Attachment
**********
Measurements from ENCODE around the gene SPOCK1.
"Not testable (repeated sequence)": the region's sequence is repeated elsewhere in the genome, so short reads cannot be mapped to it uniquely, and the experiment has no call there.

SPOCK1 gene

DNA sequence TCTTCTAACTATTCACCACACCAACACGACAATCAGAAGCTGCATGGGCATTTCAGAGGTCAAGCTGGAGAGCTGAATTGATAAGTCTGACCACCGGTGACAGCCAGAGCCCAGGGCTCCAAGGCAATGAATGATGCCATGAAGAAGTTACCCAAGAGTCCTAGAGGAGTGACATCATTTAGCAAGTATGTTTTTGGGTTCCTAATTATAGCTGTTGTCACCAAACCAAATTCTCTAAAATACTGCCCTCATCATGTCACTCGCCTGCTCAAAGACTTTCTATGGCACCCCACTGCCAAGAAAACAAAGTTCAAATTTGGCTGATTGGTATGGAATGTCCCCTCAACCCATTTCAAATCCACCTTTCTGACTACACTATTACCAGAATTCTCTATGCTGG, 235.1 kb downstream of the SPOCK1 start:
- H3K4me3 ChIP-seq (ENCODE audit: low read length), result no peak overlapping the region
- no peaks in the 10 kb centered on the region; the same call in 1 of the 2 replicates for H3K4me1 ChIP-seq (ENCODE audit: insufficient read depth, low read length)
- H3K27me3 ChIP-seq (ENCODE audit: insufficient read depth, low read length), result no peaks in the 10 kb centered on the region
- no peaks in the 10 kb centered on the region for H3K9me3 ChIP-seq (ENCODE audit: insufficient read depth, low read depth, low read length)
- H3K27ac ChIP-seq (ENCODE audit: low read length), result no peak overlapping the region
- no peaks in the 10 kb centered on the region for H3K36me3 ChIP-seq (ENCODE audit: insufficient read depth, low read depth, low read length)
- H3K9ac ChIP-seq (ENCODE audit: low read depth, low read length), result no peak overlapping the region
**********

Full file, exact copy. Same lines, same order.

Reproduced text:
Measurements from ENCODE around the gene SPOCK1.
"Not testable (repeated sequence)": the region's sequence is repeated elsewhere in the genome, so short reads cannot be mapped to it uniquely, and the experiment has no call there.

SPOCK1 gene

DNA sequence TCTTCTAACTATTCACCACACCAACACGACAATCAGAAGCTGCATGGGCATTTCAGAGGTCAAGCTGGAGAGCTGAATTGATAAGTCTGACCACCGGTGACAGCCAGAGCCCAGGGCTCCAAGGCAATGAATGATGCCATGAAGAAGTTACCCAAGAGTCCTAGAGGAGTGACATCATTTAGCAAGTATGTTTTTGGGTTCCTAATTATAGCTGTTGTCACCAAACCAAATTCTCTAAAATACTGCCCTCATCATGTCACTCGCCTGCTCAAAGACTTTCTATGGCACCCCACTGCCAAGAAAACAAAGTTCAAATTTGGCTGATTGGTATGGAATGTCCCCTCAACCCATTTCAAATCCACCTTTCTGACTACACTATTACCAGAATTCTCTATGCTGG, 235.1 kb downstream of the SPOCK1 start:
- H3K4me3 ChIP-seq (ENCODE audit: low read length), result no peak overlapping the region
- no peaks in the 10 kb centered on the region; the same call in 1 of the 2 replicates for H3K4me1 ChIP-seq (ENCODE audit: insufficient read depth, low read length)
- H3K27me3 ChIP-seq (ENCODE audit: insufficient read depth, low read length), result no peaks in the 10 kb centered on the region
- no peaks in the 10 kb centered on the region for H3K9me3 ChIP-seq (ENCODE audit: insufficient read depth, low read depth, low read length)
- H3K27ac ChIP-seq (ENCODE audit: low read length), result no peak overlapping the region
- no peaks in the 10 kb centered on the region for H3K36me3 ChIP-seq (ENCODE audit: insufficient read depth, low read depth, low read length)
- H3K9ac ChIP-seq (ENCODE audit: low read depth, low read length), result no peak overlapping the region